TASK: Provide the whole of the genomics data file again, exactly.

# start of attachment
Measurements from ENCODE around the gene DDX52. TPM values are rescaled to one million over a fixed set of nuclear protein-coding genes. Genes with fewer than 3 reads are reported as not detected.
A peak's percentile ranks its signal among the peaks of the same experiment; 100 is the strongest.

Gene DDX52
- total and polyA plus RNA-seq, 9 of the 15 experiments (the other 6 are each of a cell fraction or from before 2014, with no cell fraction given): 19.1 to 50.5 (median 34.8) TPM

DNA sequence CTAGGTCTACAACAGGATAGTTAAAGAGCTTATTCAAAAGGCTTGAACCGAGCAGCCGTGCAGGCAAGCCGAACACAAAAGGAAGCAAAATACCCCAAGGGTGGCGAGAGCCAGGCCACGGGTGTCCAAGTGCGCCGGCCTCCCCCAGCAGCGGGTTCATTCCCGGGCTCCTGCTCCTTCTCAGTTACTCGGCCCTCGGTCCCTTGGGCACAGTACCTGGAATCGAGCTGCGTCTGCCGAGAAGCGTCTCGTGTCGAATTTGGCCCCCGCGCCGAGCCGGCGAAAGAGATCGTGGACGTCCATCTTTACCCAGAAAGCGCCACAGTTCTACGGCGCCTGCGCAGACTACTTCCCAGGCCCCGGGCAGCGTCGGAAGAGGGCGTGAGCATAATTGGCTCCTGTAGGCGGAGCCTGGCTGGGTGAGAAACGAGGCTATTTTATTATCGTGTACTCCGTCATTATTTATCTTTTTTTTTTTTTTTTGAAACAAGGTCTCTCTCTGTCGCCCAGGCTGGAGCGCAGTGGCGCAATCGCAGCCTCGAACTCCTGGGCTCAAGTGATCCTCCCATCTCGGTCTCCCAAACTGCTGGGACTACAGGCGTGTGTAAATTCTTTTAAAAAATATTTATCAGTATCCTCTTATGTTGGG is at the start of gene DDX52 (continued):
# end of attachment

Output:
Measurements from ENCODE around the gene DDX52. TPM values are rescaled to one million over a fixed set of nuclear protein-coding genes. Genes with fewer than 3 reads are reported as not detected.
A peak's percentile ranks its signal among the peaks of the same experiment; 100 is the strongest.

Gene DDX52
- total and polyA plus RNA-seq, 9 of the 15 experiments (the other 6 are each of a cell fraction or from before 2014, with no cell fraction given): 19.1 to 50.5 (median 34.8) TPM

DNA sequence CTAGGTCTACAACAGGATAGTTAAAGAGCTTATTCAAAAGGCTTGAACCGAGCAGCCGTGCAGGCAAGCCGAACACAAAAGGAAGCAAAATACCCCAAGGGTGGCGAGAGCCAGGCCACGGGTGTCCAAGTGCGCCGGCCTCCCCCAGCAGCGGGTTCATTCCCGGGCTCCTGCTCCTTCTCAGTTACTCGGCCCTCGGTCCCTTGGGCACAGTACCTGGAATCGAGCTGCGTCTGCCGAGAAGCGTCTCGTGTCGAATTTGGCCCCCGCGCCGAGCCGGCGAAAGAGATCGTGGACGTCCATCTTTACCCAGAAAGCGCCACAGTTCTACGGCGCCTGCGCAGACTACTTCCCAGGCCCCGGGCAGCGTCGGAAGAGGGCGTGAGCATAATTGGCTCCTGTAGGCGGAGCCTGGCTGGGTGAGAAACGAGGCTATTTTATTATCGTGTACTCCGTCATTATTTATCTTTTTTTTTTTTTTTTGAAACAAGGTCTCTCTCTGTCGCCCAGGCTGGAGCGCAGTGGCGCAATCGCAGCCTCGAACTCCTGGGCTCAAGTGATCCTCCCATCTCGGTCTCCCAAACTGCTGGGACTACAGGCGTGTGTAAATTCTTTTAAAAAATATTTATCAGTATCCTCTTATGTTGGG is at the start of gene DDX52 (continued):